The first strategy is effective for fabricating tissues where the microscopic structure is less critical, as in auricular cartilage or in structures such as tubes where the cell layers involved form natural, stable boundaries. The central feature of the biological approach is providing spatial, directional and rate-limiting signals or cues for cells developing in vitro. Regulatory cues can be chemical, mechanical, topographical features of the substrate and/or electromagnetic forces. This biological approach provides greater potential to produce complex, multilayered tissues, the possibility of synthesising complex architectures (for example, the minimum requirement in tendon and ligament replacements must be a parallel, axially aligned collagen fibre structure), and a control of the interface between different cell types to produce either adherence or gliding.
Self-Organisation and Ordered Structures
Self-organisation is a major theme for generating ordered structures. Molecules called cyclic octapeptides can self-organise to form regular nanotubes. These beautiful nanotubes can self-assemble inside lipid membranes to function as efficient ion transport channels - such channels may be pharmacologically very useful as potential vehicles for drug delivery into living cells. The sol-gel process for the synthesis of porous ceramics can provide xerogels containing oriented cylindrical pores, and a range of micro- and mesoporous oxide materials can be synthesised with well-defined structures and with pore size radii varying from 0.5-2.0nm or up to 20nm with alternative processing techniques. Ceramic or ceramic-coated membranes may well make their mark in clinical applications in the near future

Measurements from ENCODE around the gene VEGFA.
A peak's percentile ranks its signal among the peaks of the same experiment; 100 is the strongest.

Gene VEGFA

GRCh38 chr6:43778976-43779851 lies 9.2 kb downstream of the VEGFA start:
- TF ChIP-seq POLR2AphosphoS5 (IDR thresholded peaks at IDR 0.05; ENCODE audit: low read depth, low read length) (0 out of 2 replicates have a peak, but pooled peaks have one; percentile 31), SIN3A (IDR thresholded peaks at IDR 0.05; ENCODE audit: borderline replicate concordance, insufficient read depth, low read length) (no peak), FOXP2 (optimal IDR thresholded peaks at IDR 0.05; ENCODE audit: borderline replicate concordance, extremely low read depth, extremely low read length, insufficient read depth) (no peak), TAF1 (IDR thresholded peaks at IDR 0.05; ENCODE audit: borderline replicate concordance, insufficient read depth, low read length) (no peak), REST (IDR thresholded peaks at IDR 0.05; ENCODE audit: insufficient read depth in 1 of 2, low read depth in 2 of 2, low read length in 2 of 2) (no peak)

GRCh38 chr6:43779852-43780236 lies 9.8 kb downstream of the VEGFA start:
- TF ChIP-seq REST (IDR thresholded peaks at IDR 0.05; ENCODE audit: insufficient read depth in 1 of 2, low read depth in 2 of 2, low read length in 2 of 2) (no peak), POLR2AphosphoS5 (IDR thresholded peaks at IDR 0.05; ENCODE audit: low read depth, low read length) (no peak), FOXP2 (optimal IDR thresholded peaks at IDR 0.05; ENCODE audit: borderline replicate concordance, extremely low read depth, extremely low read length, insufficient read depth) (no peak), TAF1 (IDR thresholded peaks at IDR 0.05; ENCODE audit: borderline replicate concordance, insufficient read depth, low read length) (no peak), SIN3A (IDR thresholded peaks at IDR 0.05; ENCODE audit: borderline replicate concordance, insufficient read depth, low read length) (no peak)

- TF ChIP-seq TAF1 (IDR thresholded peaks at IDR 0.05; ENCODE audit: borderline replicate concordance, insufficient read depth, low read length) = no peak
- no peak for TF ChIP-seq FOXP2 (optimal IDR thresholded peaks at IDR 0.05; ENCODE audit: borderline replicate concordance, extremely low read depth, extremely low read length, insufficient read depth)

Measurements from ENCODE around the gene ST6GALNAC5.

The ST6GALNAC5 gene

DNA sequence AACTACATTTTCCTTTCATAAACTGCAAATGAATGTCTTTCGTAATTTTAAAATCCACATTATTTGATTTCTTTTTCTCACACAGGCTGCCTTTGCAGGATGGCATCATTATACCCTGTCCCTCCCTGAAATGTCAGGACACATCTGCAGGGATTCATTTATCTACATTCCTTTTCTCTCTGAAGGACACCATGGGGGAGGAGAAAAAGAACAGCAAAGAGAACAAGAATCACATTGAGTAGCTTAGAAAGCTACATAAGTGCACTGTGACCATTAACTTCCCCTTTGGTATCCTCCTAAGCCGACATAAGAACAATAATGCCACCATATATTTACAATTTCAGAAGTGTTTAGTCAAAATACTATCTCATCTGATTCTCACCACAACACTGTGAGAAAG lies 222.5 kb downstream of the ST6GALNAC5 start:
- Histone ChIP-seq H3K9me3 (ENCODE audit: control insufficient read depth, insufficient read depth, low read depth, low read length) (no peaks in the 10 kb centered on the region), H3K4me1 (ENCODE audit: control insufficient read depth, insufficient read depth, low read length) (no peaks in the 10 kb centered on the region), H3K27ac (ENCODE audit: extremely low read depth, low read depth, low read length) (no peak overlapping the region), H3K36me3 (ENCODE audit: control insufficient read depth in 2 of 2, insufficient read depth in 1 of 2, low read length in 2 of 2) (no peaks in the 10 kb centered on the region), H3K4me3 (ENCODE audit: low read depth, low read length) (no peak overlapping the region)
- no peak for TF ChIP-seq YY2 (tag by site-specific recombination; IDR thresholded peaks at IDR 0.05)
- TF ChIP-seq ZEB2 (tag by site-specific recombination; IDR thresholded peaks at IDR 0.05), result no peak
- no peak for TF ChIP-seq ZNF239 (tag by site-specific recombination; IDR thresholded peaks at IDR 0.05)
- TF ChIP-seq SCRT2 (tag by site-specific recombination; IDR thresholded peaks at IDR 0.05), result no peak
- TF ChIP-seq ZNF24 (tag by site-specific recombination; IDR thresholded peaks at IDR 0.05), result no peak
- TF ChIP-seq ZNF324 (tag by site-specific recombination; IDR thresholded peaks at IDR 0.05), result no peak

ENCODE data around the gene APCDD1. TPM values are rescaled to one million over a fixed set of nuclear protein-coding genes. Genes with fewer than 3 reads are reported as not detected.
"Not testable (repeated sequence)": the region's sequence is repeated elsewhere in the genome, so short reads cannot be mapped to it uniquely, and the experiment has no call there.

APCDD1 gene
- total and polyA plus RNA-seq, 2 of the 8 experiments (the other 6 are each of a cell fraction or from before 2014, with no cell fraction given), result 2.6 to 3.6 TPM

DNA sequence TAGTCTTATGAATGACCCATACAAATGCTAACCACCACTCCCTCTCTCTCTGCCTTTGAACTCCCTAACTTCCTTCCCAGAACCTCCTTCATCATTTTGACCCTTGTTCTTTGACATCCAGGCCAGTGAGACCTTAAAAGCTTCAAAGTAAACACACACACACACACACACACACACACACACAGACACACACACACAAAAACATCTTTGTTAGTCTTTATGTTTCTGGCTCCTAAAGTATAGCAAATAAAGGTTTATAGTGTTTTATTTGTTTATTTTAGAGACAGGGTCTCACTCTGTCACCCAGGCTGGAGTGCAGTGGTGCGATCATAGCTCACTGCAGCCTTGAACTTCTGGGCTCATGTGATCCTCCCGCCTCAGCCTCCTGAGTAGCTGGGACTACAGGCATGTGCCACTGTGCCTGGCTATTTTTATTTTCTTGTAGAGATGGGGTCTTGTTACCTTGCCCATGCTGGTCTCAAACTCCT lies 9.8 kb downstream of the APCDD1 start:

Control of Order and Orientation
A final example of the ability to control order and orientation is given in a recent report by Belcher and others, which looks at in vitro studies of the crystallisation of calcium carbonate in the presence of soluble polyanionic proteins extracted from mollusc shells. The report concludes that ‘these proteins alone are sufficient to control the crystal phase, allowing us to switch abruptly and sequentially between aragonite and calcite without the need for deposition of an intervening sheet ... soluble organic components can exert greater hierarchical biomineral growth than hitherto suspected, offering the prospect of similar phase control in materials chemistry’.
The identification of sensors as an important theme coincides with the rapid development of sensor technologies. Early warning is a clinical requirement, but requires sensitive and reliable measurements of relatively small changes over a relatively long time scale. Medical applications of newly formulated acoustic sensors include ultrasonic Doppler calibration, foetal monitoring, diagnosis and long-term monitoring of osteoporosis, all polymer two dimensional microimaging arrays for diagnostic purposes, non-invasive surgery, shock wave lithotrophy treatment, and focused high energy ultrasound treatment for cancer.
Sensors and their integration for imaging purposes are a good illustration of the transfer of defence technologies and systems analysis into the civil sector. Rather like information technology, healthcare technologies will depend heavily on developments in materials and their processing.